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Wage Garnishments: Can bankuptcy stop them?

Bankruptcy stops wage garnishments instantly, except that different state laws and procedures can affect what happens to the current paycheck.

Bankruptcy is a federal proceeding under federal law, but state law also has a role to play. This question about stopping wage garnishments is a good example of an issue where state law may apply.

Except in rare circumstances (mostly involving income taxes and student loans), your wages cannot be garnished for repayment of a consumer debt until a creditor sues you in court and obtains a judgment. That lawsuit will almost always be in state court, because the jurisdiction of federal courts is limited. Most of the time debtors do not respond to such lawsuits by the court’s deadline, so the creditors win their judgments by default. Once your creditor has such a state court judgment in hand, it must then follow state law to collect on it.

But states’ garnishment laws vary widely. Most states permit wage garnishment in some form, but a few restrict it to only certain kinds of debts (like child support, taxes, and/or student loans). Other states that do allow wage garnishment for conventional debts, such as New Jersey, often have special garnishment statutes favoring some of those same select debts. State laws also differ on how much of a paycheck can be garnished. And laws differ on the details of garnishment procedure, which is important to the issue of how fast a bankruptcy stops a garnishment.

As soon as your bankruptcy is filed, the “automatic stay” goes into effect. This means that the filing acts as a “stay,” or a stopping, of virtually all collection activity. It operates as an immediate court order against creditors, made effective by the filing of the bankruptcy case, stopping a wage garnishment in its tracks.

But what if the bankruptcy is filed within just a day or two after the money has been taken out of your wages under a state court garnishment order but not yet turned over by your payroll office to the creditor? What does the Bankruptcy Code’s automatic stay require here when it says that the bankruptcy filing stops “the enforcement, against the debtor or against property of the estate, of a judgment obtained before the commencement of the [bankruptcy] case”? (Section 362 (a)(2) of the Bankruptcy Code.)  Money that was taken out of your paycheck before your bankruptcy case was filed is not “property of the estate,” which consists of all your assets as of the date your case is filed. But arguably it’s not your money either as of the time when your case is filed because it was already legitimately taken from you by the garnishment order. So can the creditor get that money that your employer is holding, or would that be a violation of the automatic stay?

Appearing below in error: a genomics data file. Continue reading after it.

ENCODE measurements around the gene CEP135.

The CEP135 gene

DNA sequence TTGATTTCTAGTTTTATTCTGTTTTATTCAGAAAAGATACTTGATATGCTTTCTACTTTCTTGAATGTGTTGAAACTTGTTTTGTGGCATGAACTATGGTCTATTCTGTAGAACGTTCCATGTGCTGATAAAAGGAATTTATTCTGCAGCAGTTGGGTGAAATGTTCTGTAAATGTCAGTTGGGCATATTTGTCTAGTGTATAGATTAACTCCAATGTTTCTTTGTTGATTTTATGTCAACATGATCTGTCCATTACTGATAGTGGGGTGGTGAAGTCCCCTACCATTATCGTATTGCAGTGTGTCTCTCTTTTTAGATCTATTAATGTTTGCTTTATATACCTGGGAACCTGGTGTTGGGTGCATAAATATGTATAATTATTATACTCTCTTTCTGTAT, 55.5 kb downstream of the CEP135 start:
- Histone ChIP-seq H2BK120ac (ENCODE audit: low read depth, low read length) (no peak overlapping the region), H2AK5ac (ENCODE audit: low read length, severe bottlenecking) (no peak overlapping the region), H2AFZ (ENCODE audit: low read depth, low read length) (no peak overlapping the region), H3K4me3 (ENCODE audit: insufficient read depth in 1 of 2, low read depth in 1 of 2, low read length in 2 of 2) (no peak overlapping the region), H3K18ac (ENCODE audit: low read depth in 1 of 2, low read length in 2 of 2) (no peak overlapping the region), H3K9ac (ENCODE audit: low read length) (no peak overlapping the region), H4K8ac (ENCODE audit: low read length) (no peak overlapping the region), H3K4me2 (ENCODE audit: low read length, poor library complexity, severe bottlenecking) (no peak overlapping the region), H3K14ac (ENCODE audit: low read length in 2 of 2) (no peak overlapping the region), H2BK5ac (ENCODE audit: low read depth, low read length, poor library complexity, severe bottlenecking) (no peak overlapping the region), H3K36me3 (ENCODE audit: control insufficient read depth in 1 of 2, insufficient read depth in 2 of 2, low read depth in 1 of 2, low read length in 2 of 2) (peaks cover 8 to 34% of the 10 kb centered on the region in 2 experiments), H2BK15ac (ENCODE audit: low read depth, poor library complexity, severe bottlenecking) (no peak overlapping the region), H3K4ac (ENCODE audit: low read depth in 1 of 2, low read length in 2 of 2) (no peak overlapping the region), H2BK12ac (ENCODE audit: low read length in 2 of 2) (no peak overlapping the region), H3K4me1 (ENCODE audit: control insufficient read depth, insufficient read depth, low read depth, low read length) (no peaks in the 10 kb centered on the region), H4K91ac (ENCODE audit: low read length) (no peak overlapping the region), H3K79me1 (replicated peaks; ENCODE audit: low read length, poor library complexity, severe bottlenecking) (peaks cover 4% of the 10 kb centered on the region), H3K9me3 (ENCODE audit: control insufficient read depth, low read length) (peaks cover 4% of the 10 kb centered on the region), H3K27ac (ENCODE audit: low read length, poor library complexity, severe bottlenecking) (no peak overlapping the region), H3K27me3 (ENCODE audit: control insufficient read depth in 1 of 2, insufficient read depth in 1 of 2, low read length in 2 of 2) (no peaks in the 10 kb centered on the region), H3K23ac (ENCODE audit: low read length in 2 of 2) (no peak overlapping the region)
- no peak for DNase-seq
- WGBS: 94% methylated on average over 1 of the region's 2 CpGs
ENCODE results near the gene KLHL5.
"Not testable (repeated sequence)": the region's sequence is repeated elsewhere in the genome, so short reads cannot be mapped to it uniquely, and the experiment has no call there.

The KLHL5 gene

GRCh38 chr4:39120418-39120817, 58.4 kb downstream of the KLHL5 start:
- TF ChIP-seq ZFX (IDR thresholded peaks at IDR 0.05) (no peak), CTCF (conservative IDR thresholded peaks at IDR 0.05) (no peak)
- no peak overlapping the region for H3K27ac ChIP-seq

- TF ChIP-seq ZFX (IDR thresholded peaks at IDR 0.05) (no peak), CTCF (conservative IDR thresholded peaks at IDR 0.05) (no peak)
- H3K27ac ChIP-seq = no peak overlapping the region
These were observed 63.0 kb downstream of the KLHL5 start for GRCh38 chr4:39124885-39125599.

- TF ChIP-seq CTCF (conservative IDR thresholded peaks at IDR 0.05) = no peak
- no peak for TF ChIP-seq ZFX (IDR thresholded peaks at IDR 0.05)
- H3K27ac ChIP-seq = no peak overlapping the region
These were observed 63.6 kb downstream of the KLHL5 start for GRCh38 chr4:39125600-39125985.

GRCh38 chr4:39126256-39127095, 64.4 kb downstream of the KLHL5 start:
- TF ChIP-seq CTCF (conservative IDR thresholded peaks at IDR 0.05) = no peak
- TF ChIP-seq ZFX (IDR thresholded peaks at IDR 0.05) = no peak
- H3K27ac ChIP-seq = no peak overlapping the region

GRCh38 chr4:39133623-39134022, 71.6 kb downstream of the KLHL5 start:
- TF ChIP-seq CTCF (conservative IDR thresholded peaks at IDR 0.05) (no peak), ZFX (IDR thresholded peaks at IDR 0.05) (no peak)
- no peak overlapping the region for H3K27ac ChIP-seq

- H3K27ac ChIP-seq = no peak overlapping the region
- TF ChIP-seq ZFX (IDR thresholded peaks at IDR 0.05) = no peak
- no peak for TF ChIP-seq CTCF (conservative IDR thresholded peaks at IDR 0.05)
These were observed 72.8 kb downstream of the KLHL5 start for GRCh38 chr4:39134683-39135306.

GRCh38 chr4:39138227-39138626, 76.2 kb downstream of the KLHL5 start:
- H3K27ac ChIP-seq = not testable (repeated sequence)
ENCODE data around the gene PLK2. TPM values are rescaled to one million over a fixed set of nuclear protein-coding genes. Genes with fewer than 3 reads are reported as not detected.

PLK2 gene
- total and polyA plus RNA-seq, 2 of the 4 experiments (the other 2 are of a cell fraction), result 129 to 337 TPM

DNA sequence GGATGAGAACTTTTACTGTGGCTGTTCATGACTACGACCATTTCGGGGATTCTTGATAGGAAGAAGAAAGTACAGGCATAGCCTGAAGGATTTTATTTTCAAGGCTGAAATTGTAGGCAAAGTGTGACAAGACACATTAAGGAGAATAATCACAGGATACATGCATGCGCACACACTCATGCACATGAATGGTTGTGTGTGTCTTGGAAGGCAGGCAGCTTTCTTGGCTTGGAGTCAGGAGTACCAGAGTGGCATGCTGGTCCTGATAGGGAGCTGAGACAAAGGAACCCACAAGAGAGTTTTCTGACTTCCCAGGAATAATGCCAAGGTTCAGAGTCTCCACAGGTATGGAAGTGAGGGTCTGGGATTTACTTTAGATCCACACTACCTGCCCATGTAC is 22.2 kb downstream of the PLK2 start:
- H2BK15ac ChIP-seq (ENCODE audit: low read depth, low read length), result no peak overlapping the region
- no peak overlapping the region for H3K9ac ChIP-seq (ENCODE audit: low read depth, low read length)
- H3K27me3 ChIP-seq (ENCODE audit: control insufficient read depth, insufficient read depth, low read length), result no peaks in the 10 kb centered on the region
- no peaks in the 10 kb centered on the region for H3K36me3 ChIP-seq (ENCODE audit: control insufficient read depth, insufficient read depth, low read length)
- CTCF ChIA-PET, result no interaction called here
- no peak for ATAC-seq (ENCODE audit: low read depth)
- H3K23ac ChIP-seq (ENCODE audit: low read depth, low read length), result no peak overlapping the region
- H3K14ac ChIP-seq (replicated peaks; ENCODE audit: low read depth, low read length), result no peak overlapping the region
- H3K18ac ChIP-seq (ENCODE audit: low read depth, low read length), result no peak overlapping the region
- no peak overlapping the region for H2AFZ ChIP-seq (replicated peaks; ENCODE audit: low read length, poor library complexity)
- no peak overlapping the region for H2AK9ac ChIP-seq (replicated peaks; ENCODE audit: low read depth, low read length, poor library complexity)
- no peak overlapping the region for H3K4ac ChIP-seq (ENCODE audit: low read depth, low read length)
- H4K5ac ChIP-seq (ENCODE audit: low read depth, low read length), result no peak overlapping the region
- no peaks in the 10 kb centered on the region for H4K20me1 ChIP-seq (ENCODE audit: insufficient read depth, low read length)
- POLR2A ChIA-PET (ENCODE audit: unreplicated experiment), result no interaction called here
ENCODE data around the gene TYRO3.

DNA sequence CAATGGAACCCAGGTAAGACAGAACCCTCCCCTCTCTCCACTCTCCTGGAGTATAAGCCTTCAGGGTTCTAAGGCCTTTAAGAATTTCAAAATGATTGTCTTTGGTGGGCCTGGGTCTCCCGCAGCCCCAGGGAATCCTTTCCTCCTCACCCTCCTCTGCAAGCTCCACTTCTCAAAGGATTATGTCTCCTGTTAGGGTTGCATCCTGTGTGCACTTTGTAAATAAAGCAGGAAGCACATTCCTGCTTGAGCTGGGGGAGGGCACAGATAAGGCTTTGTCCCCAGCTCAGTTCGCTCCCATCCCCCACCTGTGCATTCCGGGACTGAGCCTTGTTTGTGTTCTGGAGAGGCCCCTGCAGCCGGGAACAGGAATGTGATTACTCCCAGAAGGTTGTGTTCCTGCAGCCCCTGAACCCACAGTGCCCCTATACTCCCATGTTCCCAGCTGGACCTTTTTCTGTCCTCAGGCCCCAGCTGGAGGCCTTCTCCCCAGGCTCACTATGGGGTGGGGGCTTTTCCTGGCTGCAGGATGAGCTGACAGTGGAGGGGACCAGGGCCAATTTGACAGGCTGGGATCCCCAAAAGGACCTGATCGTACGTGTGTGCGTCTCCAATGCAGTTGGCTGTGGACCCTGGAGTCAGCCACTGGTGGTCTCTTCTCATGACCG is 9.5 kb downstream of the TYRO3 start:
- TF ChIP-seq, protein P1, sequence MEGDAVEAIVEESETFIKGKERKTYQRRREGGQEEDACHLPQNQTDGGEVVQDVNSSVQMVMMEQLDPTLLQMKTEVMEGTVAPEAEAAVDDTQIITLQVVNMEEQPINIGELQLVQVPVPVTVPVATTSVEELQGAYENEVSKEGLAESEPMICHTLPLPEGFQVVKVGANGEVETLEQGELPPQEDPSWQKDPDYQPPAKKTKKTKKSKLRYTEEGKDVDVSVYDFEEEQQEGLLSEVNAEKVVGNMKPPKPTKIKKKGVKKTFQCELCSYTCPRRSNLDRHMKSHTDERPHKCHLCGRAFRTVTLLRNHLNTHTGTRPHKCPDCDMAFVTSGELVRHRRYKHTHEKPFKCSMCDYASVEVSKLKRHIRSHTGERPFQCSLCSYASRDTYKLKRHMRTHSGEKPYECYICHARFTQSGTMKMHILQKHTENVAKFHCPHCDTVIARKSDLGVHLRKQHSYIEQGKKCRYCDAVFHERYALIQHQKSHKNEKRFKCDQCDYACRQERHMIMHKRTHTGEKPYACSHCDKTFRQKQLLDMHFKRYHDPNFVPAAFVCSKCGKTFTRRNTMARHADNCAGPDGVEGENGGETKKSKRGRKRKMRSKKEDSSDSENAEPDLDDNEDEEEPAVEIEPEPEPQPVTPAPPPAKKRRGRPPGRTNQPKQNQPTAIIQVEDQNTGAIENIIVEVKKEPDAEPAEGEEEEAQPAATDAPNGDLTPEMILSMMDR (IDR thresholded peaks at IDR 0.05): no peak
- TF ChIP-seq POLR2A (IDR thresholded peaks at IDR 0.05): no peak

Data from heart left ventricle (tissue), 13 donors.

Because different state laws may have different answers to the question of who owns money that has been garnished from your wages but not yet forwarded to the creditor, whether the automatic stay prevents that money from going to the creditor can turn on those different state laws.

Overall, reputable creditors tend to be cautious about violating the automatic stay, and so will usually err on the side of caution to prevent doing so. But other creditors may be more willing to be aggressive, especially if the state’s statutes and/or courts have given them some cover to do so.

You should consult a bankruptcy attorney regarding the interplay between the bankruptcy code’s automatic stay and state garnishment law for a particular paycheck of yours.

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